The UK Royal Navy has commissioned its fifth nuclear-powered hunter-killer submarine at the BAE Systems’ facility in Barrow-in-Furness.
The HMS Anson, developed under a 1.3-billion-pound ($1.5 billion) contract, is designed to intercept “threats above and below the waves and destroy enemy military infrastructure with pinpoint accuracy.”
The vessel underwent trials in February 2021 and entered service in April 2021.
The submarine will complete the navy’s attack boat fleet alongside HMS Astute, HMS Ambush, HMS Artful, and HMS Audacious.
The navy is expected to complete a total of seven Astute-class submarines by 2026.
HMS Anson Commanding Officer Cmdr. David Crosby explained that despite the effort and skill invested in developing the submarine over the past two and a half years, it became challenging due to restrictions imposed during the pandemic.
“Given the world we live in, there is no more important tool in the United Kingdom’s arsenal: silent, unseen, and a key instrument of our global, modern, ready Royal Navy,” First Sea Lord Adm. Sir Ben Key said.
“The Royal Navy’s nuclear submarines: protecting critical national infrastructure, securing the nuclear deterrent, and ready to deliver firepower against those who would do us harm,” Key added.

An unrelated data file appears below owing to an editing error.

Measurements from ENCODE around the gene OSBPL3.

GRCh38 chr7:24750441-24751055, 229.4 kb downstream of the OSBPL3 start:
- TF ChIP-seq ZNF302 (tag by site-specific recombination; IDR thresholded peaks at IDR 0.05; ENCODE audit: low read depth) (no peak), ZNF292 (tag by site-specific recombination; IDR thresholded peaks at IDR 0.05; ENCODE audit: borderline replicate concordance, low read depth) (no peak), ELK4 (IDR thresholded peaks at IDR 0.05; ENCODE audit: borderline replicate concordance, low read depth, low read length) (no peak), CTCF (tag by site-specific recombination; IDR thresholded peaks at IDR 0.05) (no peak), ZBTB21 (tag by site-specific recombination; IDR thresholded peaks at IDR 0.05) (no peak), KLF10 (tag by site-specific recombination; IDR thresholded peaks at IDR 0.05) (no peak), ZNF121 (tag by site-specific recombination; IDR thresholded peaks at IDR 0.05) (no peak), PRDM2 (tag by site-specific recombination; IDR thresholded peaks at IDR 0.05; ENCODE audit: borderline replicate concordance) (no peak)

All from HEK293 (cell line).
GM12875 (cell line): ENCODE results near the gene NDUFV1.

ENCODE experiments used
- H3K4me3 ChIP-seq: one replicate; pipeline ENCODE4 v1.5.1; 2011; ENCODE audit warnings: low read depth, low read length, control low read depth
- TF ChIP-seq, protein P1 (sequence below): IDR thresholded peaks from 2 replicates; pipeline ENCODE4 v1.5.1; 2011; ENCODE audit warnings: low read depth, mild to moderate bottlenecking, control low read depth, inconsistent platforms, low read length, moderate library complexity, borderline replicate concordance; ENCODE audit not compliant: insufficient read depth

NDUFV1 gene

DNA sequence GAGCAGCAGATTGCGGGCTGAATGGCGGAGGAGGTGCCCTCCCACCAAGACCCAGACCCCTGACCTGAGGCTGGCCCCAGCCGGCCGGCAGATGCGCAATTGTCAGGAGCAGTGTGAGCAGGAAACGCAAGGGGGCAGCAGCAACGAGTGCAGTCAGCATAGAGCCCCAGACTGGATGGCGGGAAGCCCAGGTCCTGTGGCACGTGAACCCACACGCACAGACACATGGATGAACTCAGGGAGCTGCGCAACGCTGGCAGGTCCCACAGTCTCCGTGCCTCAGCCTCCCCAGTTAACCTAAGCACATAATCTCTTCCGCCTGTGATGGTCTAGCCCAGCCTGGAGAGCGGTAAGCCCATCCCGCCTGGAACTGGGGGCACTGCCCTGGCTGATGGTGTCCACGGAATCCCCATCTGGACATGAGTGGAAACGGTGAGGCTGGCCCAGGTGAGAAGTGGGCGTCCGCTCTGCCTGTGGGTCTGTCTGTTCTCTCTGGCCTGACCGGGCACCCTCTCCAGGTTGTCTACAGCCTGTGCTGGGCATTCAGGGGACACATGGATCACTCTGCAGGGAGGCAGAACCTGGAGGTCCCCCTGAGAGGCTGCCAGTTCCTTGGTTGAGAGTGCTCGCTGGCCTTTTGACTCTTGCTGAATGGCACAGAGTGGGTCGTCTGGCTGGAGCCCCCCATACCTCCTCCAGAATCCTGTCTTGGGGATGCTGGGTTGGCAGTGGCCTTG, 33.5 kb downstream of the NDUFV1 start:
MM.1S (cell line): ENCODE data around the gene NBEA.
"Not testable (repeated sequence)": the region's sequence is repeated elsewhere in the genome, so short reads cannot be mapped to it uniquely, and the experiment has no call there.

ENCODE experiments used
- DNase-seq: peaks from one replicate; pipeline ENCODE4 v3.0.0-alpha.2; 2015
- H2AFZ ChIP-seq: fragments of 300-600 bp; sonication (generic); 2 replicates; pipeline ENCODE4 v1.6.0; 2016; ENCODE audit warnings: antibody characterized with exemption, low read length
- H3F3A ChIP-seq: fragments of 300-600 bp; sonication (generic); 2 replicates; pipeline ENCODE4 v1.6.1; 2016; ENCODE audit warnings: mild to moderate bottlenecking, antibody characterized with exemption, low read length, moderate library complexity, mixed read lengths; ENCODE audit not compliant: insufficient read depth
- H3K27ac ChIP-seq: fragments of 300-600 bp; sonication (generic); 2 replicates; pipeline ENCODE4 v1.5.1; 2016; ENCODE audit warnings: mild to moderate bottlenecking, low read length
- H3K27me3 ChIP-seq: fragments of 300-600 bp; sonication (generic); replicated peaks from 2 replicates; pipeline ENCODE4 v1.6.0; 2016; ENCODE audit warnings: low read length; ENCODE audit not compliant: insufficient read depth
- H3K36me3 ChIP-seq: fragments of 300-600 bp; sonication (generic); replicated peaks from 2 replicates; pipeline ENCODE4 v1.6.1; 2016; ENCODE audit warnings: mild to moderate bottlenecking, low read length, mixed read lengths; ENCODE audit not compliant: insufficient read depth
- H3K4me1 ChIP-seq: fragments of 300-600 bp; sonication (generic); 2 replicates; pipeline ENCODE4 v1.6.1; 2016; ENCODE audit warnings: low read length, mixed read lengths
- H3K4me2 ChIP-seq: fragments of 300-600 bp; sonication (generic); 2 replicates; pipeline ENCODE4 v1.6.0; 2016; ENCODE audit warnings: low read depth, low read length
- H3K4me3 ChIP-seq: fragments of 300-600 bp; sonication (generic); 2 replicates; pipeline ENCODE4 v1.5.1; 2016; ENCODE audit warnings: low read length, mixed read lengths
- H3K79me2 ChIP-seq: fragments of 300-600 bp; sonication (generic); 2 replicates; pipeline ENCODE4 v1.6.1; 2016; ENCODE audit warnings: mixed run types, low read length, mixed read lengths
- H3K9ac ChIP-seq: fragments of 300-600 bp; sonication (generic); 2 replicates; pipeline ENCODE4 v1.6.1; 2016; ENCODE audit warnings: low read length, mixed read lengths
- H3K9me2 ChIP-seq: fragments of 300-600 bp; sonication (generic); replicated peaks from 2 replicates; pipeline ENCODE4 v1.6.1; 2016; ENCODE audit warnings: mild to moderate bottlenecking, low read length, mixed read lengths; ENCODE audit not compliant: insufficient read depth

The submarine will remain in the Barrow yard for a couple more weeks to finalize its remaining tests and modification before being delivered to HM Naval Base Clyde in Faslane for sea trial preparation.
The commissioning ceremony on August 31 included naval leaders, “sponsor (patron)” Julie Weale, Australian Deputy Prime Minister Richard Marles, UK Secretary of State for Defence Ben Wallace, and UK Prime Minister Boris Johnson.
HMS Anson is named after 18th Century Admiral George Anson, who led the victory at Cape Finisterre in 1747.
The 97-meter (318 feet) submarine is armed with 38 Spearfish torpedoes and Tomahawk Block V cruise missiles. It can strike land-based targets, ships and other submarines at up to 1,000 miles (1,600 kilometers).